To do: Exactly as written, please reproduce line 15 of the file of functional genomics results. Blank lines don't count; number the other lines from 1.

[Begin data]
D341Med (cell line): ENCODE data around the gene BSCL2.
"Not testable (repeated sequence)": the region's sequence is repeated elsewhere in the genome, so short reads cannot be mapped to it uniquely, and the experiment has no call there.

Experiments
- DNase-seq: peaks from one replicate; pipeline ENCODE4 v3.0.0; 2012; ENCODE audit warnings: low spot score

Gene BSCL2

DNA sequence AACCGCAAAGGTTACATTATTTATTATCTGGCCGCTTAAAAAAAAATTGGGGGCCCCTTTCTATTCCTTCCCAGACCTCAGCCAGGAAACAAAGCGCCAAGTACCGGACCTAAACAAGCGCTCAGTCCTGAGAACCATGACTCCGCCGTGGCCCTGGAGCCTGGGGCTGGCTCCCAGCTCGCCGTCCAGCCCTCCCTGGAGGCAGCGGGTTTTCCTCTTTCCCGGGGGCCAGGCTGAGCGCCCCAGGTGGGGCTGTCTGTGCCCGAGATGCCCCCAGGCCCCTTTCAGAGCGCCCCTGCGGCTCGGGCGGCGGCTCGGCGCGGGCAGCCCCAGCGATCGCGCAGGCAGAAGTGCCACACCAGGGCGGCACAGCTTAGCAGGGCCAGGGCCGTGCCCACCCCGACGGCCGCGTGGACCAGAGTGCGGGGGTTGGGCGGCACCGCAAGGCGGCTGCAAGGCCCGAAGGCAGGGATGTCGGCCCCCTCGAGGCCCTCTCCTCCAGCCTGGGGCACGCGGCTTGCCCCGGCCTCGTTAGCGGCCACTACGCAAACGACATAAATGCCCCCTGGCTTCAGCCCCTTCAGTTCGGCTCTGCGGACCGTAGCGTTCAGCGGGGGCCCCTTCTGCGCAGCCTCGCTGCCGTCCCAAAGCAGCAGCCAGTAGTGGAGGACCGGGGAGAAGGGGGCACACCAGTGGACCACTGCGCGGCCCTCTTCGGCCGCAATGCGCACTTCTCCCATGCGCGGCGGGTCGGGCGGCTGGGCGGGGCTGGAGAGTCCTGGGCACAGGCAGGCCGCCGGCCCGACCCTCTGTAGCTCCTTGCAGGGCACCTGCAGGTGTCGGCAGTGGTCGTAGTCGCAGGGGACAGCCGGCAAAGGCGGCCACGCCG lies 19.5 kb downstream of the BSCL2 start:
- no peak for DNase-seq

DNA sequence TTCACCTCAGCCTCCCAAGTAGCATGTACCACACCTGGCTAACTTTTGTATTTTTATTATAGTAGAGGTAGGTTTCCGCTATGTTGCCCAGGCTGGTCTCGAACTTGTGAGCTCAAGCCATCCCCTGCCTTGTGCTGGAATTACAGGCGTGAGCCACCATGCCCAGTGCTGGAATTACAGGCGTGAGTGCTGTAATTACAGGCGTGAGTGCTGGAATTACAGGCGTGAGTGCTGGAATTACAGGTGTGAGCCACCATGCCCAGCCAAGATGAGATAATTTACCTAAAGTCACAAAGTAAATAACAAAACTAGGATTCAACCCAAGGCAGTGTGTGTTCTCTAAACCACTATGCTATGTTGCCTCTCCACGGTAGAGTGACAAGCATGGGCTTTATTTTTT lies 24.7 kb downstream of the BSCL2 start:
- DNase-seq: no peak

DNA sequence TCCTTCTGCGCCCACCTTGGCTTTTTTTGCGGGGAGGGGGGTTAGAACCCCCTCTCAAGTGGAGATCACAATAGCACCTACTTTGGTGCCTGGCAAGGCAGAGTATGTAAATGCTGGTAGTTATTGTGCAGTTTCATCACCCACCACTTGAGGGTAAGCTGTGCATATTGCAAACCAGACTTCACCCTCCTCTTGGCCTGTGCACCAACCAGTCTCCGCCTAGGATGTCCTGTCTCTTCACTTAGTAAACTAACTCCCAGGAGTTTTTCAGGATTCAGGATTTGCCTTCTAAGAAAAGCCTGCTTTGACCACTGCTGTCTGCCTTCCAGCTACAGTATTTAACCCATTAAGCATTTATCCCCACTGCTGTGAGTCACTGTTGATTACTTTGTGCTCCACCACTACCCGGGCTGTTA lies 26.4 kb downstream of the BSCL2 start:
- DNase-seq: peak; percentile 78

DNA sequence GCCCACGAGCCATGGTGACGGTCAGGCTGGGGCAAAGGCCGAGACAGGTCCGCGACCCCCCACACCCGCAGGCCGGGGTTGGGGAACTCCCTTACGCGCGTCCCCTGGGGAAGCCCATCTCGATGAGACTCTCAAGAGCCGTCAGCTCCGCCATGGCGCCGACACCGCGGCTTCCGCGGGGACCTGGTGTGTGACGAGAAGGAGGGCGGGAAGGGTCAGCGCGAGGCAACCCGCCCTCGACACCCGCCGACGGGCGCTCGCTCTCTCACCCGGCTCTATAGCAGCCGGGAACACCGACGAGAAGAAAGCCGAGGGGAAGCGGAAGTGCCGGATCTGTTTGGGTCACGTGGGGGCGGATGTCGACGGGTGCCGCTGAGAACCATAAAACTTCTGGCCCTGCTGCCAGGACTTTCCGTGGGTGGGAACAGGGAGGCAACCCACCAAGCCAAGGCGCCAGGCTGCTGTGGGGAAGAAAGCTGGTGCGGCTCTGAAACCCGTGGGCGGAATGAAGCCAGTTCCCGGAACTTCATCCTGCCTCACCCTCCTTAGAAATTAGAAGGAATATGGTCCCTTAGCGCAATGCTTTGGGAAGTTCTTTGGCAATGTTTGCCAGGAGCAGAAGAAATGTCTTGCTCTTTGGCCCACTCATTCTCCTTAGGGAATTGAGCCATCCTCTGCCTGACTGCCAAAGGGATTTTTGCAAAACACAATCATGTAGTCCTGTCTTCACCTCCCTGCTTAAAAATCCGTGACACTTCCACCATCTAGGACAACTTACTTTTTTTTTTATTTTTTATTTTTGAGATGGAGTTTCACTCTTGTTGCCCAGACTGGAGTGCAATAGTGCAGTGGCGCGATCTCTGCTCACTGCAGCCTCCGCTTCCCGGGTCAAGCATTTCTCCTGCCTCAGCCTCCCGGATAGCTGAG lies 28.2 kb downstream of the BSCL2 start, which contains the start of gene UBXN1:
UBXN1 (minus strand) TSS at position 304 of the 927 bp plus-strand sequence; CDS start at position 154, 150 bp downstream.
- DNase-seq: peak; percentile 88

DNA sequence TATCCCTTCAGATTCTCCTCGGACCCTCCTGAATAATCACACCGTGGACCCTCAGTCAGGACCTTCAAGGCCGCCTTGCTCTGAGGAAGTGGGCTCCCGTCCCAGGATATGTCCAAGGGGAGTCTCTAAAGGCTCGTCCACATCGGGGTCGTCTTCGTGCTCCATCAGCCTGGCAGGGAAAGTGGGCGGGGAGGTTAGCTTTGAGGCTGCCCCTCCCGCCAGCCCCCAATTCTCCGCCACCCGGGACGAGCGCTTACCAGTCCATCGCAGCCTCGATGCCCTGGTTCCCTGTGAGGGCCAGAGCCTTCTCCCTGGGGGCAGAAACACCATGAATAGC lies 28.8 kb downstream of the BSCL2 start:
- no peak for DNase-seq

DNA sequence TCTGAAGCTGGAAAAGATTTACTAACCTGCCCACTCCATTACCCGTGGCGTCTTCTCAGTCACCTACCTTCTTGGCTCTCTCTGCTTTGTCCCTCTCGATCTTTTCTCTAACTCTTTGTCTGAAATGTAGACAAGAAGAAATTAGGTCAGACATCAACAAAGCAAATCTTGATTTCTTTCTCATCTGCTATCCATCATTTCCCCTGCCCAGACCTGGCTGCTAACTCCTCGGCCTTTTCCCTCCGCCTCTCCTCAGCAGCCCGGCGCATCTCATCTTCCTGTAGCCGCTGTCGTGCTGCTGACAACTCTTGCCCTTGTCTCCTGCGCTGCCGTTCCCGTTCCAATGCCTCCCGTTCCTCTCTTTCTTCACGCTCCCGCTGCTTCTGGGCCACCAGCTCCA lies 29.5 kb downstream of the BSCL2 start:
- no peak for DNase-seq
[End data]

DNA sequence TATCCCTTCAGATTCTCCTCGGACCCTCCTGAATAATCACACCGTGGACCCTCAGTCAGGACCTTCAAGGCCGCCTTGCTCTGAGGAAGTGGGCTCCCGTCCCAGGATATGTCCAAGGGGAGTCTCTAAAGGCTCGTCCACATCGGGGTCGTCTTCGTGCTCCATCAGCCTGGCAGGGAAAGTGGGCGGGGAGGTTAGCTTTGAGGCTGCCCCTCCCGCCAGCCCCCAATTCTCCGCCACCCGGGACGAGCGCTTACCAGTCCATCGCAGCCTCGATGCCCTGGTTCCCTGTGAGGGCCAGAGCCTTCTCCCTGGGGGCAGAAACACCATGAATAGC lies 28.8 kb downstream of the BSCL2 start: